After a long winter of discontent, Mother Nature provided us with one of the most glorious spring days imaginable for the special German edition of one of our Blackberry Ice Cream hikes. A lucky 13 Adventurers trekked up the Appalachian Trail and then around Stony Man Mountain, where each vista appeared more spectacular than the last. However, for one of our group, the curse of the 13 reared its ugly head about halfway through, when his soles decided to secede from the rest of his boots. But despite his Wardrobe Malfunction, he made it to the finish with a little -shoestring, some ancient Boy Scout knot-tying skills, and a lot of perseverance. And what a great finish it was, as most of our party retired to nearby Skyland Lodge for the main attraction of the day: Getting our fill of Shenandoah’s justly famous blackberry ice cream. Alas, the ice cream came at a price. We also had to say farewell to Sarah, who is returning to Germany after a year-long stay on our side of the pond. We’ll miss you, Sarah, and hope to see you again sometime soon.
Long-overdue perfect springtime weather, an engaged group of a dozen Adventurers and/or Chrysalians, and an interesting if sobering place added up to another fine outing. The Park Service has spruced up the battlefield in preparation for the 150th anniversary of the battle in a few weeks. There are new trails, new bouncy coverings on existing trails, new monuments, and improved restrooms, for example, while old exhibits past their expiration dates have been removed. (The nearest Visitors Center, unfortunately, has not yet finished its exhibit renovations because of government shutdowns, uncooperative weather and funding problems.) The ground was not as muddy as we had feared despite lots of recent rains and snows, so we had no trouble completing our circuit hike on schedule. Our only complaint was that spring has been delayed so much this year that the battlefield has not yet exploded into bloom; ordinarily, springtime at Spotsylvania is nothing short of spectacular.
While the steep ascent of Maryland Heights is always a challenge, this time 11 Adventurers had to brave the winds as well as the precipitous climb to reach the summit. There, in the ruins of a Civil War fort, none other than our own resident Civil War veteran, General Craig Howell, gave us a blow-by-blow description of the September 1862 Battle of Harpers Ferry. We then made our way to lunch at the justly famous Overlook with its spectacular views of Harpers Ferry, as well as the confluence of the Potomac and Shenandoah Rivers. After our descent, half our number returned to Washington while the rest of us explored the historical wonders of Harpers Ferry, including Craig's summary of John Brown's Raid in October 1859 that polarized the nation so badly. We somehow found the energy to climb another steep though thankfully short hill to Jefferson’s Rock, where the future President once enthusiastically claimed that the view was "worth a trip across the Atlantic." We finished our eventful day with an early dinner at a restaurant that was reopening to the public Under New Management that very day. They passed their audition.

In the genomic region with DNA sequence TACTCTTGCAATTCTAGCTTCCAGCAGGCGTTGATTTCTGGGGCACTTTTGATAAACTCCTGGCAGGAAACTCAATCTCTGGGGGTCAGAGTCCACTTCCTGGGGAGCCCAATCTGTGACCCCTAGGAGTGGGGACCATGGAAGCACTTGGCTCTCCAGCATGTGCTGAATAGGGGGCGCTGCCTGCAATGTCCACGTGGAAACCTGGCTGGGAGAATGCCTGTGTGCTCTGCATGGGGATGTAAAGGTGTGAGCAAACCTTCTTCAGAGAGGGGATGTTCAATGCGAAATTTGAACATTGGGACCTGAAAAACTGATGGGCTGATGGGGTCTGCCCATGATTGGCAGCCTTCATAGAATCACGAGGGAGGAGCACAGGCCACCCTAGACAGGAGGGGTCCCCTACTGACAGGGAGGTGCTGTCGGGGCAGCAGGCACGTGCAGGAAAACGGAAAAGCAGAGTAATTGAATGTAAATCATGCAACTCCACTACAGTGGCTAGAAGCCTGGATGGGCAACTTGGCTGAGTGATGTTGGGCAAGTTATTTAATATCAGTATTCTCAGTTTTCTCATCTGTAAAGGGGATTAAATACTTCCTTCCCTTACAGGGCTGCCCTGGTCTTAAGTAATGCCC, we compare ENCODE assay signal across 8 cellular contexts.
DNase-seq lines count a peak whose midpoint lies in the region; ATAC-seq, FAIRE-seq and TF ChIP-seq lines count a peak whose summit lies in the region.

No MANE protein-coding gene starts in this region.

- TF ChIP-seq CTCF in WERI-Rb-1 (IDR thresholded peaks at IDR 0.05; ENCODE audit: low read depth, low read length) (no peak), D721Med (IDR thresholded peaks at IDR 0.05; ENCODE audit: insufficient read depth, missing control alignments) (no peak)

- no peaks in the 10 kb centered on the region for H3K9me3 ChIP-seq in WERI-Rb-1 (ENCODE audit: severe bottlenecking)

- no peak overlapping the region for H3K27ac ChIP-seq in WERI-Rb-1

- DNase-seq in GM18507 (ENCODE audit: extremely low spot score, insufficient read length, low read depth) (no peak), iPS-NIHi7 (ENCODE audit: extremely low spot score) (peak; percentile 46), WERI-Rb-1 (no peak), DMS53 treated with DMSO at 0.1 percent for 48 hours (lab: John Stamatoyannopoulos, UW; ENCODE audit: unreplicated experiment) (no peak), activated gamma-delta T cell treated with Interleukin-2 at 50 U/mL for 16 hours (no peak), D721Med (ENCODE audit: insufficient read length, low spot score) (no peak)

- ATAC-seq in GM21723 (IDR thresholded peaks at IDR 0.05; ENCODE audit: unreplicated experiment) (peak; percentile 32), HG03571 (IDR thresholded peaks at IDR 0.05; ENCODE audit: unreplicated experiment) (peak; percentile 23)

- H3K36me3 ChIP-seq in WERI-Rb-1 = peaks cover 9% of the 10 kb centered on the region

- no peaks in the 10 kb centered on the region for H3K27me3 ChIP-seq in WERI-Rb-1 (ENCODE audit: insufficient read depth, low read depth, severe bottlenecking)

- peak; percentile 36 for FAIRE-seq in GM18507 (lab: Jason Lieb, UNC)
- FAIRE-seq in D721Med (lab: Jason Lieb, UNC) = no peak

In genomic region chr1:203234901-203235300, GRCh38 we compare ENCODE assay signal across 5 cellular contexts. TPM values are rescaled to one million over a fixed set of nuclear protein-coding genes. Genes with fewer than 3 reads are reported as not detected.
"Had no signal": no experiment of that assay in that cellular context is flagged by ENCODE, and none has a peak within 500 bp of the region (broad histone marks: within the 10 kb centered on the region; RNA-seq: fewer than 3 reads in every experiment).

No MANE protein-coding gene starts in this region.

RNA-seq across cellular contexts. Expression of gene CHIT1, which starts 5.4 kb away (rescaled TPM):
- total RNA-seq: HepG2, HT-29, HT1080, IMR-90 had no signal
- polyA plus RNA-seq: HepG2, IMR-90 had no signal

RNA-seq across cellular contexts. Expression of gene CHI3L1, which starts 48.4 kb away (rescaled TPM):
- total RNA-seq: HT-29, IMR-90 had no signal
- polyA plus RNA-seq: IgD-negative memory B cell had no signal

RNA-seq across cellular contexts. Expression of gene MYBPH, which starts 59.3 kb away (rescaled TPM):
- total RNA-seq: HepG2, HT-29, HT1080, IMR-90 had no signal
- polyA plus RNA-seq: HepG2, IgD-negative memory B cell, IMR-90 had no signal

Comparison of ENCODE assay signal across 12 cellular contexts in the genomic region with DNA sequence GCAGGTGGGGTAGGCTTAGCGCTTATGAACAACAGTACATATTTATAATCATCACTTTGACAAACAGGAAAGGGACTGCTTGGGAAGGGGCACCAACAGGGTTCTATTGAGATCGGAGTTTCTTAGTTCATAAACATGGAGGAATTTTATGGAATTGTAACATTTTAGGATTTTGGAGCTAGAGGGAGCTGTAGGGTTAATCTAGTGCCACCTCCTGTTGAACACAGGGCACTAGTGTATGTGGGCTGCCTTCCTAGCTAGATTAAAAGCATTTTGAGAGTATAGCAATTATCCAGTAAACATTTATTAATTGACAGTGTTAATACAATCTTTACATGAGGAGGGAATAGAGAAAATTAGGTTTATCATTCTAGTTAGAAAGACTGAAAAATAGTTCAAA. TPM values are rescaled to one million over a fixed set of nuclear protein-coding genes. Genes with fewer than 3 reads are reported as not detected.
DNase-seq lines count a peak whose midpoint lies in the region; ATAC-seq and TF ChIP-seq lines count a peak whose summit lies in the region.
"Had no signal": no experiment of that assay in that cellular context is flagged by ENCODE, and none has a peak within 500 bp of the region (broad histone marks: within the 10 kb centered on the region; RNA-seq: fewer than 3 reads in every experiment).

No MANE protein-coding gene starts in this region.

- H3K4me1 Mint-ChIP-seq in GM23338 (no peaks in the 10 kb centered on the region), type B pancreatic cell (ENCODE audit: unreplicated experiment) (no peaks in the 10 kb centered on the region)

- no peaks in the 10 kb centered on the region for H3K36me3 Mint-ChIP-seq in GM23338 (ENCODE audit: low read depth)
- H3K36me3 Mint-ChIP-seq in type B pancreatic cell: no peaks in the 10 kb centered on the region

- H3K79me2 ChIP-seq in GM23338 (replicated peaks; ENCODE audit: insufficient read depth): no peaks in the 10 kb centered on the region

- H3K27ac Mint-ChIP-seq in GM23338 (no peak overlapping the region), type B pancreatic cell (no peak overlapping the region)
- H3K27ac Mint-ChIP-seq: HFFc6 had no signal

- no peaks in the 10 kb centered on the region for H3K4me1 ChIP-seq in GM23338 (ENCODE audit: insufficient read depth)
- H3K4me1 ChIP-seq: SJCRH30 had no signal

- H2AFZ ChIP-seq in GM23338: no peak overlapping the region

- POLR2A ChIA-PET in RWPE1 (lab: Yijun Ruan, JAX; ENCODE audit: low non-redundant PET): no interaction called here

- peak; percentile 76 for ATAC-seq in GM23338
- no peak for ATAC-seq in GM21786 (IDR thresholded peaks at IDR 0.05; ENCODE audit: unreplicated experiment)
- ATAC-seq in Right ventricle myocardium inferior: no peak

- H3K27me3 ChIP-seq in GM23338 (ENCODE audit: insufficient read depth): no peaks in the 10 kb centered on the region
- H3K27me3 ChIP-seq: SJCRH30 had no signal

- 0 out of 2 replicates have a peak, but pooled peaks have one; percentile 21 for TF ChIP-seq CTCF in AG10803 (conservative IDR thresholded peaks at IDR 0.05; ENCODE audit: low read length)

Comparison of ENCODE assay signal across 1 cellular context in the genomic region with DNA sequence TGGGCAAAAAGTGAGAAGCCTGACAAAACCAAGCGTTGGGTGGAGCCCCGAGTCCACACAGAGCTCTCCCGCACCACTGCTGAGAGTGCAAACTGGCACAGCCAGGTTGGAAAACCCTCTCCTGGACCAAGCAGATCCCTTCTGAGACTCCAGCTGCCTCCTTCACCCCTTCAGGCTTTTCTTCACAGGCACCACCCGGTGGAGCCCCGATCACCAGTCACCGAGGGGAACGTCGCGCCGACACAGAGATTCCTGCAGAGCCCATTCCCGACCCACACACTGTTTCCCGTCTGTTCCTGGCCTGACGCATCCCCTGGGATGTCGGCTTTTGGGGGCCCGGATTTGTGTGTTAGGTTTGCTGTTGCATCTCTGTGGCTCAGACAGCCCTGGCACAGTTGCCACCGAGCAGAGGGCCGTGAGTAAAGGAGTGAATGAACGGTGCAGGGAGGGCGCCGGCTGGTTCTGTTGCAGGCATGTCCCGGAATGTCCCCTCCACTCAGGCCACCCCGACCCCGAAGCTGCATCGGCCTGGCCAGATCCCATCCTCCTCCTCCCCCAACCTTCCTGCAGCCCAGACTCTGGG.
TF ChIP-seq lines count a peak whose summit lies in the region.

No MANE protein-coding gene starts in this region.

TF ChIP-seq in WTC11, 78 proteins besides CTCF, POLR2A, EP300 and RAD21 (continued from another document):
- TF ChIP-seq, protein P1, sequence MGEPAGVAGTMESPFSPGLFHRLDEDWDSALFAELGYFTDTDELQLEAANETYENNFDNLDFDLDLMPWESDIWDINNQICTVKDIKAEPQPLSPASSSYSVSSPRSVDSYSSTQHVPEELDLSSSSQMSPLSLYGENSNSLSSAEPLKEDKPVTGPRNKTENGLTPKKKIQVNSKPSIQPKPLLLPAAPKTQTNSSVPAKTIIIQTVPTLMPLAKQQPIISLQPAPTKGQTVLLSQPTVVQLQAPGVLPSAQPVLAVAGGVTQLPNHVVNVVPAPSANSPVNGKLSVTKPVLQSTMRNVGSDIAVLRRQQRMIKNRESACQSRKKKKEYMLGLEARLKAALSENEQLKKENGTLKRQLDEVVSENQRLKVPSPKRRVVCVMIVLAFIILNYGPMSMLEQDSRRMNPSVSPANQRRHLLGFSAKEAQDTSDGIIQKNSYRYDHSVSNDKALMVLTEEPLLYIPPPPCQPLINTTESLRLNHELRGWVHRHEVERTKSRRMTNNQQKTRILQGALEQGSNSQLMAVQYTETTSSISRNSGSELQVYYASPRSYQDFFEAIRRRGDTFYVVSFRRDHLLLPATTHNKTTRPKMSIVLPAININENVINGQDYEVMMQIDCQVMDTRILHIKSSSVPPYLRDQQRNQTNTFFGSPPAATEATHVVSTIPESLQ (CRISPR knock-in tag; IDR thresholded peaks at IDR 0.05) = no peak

The good news is: Spring made a fleeting appearance this weekend! The bad news is: It occurred the day before our hike. But 13 Adventurers came out anyway to begin our wintry trek of all three sections of the Billy Goat Trail on the MD side of Great Falls. As always, Billy Goat's Section A gave us our share of rocky ups and downs, combined with spectacular views of the Potomac. When we reached Billy Goat B, one of our number decided it was time to go home, leaving us with a dozen hikers. We picked as our lunch spot a lovely rocky area near the river, where we were entertained by two Stand Up Paddleboarders (SUPs) who somehow maneuvered their boards to remain in one place as the rapids rushed against them. We ran into the paddleboarders afterwards; one of whom turned out to be an instructor (and quite a marketer) who said he could turn anyone into a first-class SUP and invited anyone from Adventuring to take a class with him. After Billy Goat B, we lost 6 more of our number (going right past the parking lot must have been too much temptation), so we were left with a half-dozen to hike Billy Goat C. All in all, a great if exhausting day.
Five Adventurers braved chilly weather to partake in our combination hike/tour of Northern Rock Creek Park. We saw the official signs warning of “deer control operations,” which may explain why we saw dozens of beautiful dogs and horses but no deer anywhere, not even at Fort DeRussy, where we put on our Confederate Grey and stormed the fortifications; we usually surprise any number of deer in the fort, but none this time. Thanks to a wrong turn, we ended up lunching at the poet Joaquin Miller's Cabin. At least this misnavigation gave us more time to get those smartphones searching for Miller poems to share during lunch. The strangest thing we saw on the hike was what appeared to be a dog’s colorful burial plot, on the Valley Trail a little ways north of Milkhouse Ford. This added one more touch of strangeness to the already strange current events, like an impending late-March snowstorm, and the continued mystery of that Singapore Airlines flight, still not resolved as of this post.